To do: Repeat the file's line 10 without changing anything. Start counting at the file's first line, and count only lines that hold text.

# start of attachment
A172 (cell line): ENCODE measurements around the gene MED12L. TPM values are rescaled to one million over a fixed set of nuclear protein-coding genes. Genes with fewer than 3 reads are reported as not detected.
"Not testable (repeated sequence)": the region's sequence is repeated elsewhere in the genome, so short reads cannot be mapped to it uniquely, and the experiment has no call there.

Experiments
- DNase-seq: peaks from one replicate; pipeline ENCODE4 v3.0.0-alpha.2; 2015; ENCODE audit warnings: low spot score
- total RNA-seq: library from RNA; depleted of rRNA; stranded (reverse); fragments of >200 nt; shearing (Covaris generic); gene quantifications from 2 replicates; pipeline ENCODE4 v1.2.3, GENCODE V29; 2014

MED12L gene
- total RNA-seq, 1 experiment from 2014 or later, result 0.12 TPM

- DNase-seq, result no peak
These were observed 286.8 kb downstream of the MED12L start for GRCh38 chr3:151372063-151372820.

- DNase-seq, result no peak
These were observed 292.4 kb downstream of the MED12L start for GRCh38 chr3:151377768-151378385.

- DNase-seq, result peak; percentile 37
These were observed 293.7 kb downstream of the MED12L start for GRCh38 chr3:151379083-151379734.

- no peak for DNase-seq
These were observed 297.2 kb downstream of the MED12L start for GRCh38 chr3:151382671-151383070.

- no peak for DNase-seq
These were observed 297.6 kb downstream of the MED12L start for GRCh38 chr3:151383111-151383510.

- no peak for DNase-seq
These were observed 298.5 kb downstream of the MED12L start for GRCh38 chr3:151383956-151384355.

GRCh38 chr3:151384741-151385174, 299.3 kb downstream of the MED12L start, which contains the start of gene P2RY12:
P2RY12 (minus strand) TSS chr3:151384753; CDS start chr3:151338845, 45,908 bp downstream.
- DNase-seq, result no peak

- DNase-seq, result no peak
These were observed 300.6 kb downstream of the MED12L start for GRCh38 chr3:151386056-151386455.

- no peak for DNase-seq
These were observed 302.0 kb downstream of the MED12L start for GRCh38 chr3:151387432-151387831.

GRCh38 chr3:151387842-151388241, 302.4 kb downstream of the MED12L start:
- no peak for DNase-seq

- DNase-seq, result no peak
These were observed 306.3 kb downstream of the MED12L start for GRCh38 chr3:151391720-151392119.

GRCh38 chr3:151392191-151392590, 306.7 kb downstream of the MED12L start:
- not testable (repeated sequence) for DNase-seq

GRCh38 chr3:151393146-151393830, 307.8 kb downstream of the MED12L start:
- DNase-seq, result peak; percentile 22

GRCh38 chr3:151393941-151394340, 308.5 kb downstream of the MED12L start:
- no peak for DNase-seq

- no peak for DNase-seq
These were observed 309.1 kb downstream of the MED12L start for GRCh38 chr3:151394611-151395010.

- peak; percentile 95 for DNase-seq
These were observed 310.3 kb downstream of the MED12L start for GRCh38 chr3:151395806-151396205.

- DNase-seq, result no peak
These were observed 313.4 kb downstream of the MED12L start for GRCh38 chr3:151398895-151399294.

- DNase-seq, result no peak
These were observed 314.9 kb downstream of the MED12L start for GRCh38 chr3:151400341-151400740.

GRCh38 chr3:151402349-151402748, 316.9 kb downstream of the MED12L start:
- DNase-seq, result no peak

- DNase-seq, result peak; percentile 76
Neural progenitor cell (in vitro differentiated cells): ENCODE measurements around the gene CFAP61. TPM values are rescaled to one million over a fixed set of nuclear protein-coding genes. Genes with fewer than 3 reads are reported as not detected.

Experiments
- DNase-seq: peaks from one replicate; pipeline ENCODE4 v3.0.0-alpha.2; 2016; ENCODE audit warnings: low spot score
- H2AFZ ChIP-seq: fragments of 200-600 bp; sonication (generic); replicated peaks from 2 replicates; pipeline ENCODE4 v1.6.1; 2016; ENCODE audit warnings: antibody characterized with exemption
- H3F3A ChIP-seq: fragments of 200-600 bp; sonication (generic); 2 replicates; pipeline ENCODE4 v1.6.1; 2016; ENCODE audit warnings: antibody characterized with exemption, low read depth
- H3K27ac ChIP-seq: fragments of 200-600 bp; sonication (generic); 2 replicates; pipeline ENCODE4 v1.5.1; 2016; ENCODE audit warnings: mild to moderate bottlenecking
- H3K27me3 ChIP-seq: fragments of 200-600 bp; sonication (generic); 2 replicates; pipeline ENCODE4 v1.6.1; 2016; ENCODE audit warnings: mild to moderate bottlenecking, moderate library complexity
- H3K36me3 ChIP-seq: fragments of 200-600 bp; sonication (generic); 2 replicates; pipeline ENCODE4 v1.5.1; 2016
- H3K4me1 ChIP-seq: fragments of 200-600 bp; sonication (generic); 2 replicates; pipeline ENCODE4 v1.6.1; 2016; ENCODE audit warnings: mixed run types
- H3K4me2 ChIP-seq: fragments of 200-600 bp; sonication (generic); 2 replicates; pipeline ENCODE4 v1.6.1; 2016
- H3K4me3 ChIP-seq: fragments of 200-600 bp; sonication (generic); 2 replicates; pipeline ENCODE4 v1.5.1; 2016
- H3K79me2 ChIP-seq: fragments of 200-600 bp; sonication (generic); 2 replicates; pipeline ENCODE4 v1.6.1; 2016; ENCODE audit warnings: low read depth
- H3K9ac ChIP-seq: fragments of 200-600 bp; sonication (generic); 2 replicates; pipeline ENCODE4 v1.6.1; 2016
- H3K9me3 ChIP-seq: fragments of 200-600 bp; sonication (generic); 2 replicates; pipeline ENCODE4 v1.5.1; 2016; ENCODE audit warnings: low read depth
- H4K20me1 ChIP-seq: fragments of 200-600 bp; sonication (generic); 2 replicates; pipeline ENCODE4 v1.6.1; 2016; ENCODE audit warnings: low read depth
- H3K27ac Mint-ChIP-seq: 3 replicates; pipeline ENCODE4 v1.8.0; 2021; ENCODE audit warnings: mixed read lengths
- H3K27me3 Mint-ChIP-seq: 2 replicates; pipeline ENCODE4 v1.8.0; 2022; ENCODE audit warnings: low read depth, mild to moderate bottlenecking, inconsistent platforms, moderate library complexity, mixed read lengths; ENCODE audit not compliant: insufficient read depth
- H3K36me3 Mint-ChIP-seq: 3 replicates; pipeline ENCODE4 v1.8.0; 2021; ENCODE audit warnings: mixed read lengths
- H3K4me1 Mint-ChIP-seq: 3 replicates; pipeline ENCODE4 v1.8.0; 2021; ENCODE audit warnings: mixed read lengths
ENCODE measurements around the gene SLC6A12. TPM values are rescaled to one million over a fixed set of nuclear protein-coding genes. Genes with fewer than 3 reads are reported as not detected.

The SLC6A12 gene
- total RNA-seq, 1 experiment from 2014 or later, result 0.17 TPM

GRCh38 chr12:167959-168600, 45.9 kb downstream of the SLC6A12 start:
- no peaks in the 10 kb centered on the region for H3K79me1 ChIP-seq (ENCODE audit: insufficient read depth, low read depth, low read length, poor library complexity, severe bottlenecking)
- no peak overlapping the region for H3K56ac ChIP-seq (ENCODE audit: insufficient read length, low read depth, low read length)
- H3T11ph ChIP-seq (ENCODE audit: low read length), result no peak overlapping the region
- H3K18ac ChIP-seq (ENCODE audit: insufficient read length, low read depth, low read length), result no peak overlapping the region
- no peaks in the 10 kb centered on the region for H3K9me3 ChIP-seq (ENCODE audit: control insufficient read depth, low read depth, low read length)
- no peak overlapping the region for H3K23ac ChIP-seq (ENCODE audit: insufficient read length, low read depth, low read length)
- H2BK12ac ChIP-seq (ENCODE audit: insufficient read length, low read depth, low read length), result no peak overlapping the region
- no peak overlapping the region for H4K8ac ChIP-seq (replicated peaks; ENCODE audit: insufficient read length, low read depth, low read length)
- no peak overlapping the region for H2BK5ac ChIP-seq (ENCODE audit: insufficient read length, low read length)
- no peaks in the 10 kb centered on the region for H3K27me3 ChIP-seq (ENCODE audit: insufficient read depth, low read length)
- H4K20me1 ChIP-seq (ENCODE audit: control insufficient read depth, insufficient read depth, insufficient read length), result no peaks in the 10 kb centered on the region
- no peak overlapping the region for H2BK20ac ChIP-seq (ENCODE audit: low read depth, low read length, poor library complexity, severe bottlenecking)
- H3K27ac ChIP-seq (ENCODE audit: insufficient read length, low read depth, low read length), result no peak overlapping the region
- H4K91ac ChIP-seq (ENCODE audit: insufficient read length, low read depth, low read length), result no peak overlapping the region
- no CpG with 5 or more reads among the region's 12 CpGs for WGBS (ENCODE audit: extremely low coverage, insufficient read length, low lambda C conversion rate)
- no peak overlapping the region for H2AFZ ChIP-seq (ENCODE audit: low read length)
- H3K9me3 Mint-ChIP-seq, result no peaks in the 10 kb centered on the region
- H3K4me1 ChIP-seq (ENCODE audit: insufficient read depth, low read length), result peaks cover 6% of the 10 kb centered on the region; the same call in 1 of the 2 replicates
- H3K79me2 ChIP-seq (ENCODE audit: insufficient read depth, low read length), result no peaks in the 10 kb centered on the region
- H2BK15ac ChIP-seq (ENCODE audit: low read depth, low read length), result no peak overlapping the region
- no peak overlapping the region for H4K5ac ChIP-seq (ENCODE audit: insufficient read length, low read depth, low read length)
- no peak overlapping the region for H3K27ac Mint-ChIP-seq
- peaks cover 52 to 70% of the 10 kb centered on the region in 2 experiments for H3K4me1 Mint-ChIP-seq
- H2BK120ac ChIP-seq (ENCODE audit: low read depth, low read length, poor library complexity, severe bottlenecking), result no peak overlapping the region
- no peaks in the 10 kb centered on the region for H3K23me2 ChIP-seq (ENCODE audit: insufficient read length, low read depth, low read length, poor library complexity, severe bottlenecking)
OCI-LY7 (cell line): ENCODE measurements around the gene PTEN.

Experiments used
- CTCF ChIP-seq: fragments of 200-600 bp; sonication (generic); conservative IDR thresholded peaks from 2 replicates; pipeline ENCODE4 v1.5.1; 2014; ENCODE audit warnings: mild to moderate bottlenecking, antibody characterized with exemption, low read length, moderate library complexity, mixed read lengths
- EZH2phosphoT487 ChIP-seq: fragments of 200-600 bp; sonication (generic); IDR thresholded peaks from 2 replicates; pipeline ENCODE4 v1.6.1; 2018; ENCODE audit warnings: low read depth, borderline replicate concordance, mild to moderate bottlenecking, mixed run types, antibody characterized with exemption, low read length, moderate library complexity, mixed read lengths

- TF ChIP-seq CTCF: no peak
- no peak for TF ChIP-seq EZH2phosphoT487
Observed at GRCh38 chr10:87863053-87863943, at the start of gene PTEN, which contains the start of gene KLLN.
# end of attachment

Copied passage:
- DNase-seq, result no peak